Tim Lebbon: Our countryside. And Victoria sponge.
KD: Won't lie, it took me a minute to realize you were referring to sponge cake. What are your other passions outside of writing and endurance training?
Tim Lebbon: My family. Our kids have grown up to be the two best people I know. And cake.
KD: Okay, now I have a taste for sponge cake. Name something you wish you would have known or learned way earlier than you did?
Tim Lebbon: Chill.
KD: Direct and to the point. Pet peeves?
Tim Lebbon: I'm fairly laid back most of the time, I think. But – Christmas starting in October. I'd enjoy it a lot more if it wasn't three fucking months long.
Tim Lebbon: Also, drivers who don't acknowledge when you let them out/pass/whatever. It doesn't take much to lift a finger or nod. So ... more generally, impoliteness. Hate that.
KD: Same, my friend, same. Especially that whole Christmas in October stuff. Seems to start in October and end in February. From a writer's perspective, what was (or is, if you haven't found it yet) your holy grail?
Tim Lebbon: I've had a pretty exciting career –– novels published, movies made, awards. I used to use the word 'lucky', but a good friend of mine says 'screw that, you've worked hard'. And I've managed to make a living from writing for sixteen years. Through that time the 'holy grails' have changed, from being published, to being published by a mainstream publisher, to being able to write for a living, to getting a bestseller, to writing in the Alien universe, to having a movie made. I think it's healthy to keep shifting your horizons whilst still trying to live in, and appreciate, the moment. So right now I'm thinking, 'hey it'd be cool to have a TV series made', but at the same time I'm really enjoying the variety of projects I'm working on right now, from a small comic to a massive computer game.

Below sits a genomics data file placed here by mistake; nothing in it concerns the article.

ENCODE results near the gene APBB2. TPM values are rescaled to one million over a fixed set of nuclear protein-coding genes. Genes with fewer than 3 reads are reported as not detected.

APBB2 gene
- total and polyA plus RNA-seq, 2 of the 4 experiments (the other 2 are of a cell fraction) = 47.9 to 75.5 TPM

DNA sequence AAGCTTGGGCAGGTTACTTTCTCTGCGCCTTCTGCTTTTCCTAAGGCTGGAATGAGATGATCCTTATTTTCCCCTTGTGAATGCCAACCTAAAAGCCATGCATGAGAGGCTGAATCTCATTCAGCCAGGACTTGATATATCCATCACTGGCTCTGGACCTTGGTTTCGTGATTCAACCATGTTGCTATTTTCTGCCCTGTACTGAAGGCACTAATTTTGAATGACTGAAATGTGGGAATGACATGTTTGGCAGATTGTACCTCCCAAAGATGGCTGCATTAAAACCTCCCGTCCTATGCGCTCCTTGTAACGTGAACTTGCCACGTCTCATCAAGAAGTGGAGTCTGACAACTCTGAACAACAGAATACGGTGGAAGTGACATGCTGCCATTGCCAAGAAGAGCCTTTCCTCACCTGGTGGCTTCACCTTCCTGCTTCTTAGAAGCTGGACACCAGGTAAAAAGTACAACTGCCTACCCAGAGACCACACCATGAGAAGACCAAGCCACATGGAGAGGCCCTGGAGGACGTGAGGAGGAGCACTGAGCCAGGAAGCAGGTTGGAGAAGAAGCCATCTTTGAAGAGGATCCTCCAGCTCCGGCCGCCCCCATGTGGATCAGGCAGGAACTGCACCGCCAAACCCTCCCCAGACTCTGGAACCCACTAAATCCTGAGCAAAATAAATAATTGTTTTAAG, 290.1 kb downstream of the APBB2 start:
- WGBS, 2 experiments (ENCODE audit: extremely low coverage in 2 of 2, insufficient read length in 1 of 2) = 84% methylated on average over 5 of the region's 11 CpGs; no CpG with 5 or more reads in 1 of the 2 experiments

KD: After that response I kinda feel like this next question might be a bit redundant, but can you tell me about a "wow" moment you experienced?
Tim Lebbon: These are the biggest wow moments in my career––
Attending a vampire convention in Transylvania, doing a reading in a cemetery at night with lightning flashing and bats circling the belfry and wolves howling in the distance (true story).
Being a corpse in the movie version of The Silence and acting (dead) with Stanley Tucci.
Arranging a gig by my favourite singer Frank Turner as a release for a book of short stories based on one of his songs that my friend Chris Golden and I edited.
KD: I know writers that just a quarter of those experiences would equate to several holy grails! What was your biggest accomplishment of 2022 thus far? What's a goal you have for 2023?
Tim Lebbon: I raced a half ironman this year called The Brutal. It was tough. I guess the clue is in the name. I've done it before, as well as lots of other endurance races, but this one almost broke me (I'm a bit older, a bit heavier, a bit less fit), so finishing it was a good moment. Next year I've signed up for another equally serious race, so I'd better get training!
(We remind the class that this interview took place in 2022.)
KD: What's an unpopular opinion you stand by?
Tim Lebbon: The Princess Bride isn't that good.
KD: And (swiftly switching topics) what are things that you wouldn't mind others knowing about you and your world?
Tim Lebbon: I'm quite emotional and often cry watching TV, reading moving stories, or watching people cross the finish line in races that mean a lot to them.
KD: I like that. I like all of that. If peeps wanted to reach out and connect, what would be a preferred method?
Tim Lebbon: My email is pretty easy to find – email@example.com . I do get DMs on Facebook and Twitter, but sometimes I forget to answer them. Email is best. Hey, I'm 53.
KD: Any websites you'd like to promote?
Tim Lebbon: My website is www.timelebbon.net.
Thank you, Tim Lebbon, for your patience. This interview was over a year ago, yet for me it was well worth the wait. I hope to have the chance to interview you again in the very near future!
My thanks to Tim Lebbon for his participation. Although he would have been part of The October Sessions in 2022, it's fitting that he as a writer is closing out The Backstory at the end of 2023, because the beginning of 2024 starts a new interview series geared towards writers and authors. The Writers Block! And my thanks to you, the reader, for closing out the year with me. Let's go into 2024 together, shall we?
Take a break from your world...visit for a while in mine. Come often. Stay for a spell.